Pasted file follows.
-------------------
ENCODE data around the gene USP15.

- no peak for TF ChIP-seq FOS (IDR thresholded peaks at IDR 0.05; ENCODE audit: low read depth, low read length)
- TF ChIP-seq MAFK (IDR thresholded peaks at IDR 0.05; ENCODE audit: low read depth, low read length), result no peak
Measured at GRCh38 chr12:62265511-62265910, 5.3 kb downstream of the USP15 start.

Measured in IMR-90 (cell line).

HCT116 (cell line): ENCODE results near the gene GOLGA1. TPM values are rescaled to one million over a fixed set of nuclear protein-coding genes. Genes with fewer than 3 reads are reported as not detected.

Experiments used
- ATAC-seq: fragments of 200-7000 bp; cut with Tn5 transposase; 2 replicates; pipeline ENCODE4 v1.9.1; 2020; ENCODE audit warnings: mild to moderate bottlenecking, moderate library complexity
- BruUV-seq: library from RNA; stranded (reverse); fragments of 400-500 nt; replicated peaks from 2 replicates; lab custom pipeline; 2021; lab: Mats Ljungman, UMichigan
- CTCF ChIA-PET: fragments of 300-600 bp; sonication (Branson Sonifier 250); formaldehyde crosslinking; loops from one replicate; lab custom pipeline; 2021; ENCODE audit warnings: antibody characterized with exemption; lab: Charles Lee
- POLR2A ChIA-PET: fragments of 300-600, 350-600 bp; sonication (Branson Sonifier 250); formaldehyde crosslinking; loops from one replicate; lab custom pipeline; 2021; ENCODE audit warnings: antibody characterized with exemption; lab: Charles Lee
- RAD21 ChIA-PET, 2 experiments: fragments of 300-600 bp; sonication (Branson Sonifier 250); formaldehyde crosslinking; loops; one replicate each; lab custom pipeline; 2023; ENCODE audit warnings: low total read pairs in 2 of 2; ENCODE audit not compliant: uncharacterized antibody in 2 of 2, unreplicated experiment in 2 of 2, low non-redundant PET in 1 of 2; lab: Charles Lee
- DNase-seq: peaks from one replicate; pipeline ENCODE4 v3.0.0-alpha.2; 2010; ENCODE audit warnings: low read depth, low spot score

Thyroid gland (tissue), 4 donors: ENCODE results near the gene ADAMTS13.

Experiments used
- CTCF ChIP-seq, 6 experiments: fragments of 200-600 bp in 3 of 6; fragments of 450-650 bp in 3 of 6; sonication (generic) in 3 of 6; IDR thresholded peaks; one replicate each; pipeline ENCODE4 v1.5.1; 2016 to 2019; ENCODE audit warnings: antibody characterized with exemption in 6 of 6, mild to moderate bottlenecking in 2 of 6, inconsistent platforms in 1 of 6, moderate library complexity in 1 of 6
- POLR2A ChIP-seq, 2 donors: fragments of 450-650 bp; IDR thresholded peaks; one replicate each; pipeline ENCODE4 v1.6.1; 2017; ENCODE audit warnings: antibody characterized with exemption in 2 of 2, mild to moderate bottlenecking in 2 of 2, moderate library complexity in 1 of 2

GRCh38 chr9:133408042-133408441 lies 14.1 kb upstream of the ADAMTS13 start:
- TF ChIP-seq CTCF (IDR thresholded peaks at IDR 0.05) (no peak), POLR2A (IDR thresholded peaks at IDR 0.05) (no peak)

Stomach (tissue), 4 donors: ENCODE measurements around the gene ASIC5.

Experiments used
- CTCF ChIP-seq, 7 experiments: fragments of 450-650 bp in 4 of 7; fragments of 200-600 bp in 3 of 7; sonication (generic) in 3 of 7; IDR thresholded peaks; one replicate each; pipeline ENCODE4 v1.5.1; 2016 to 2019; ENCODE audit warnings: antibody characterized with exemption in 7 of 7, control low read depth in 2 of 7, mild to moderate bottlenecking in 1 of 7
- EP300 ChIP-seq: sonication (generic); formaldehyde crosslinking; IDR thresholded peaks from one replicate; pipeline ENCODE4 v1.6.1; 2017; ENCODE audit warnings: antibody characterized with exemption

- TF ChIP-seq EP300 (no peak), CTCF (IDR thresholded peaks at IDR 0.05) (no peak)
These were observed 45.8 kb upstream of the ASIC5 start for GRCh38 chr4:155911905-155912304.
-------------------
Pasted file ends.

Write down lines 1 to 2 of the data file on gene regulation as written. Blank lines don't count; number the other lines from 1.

ENCODE data around the gene USP15.

- no peak for TF ChIP-seq FOS (IDR thresholded peaks at IDR 0.05; ENCODE audit: low read depth, low read length)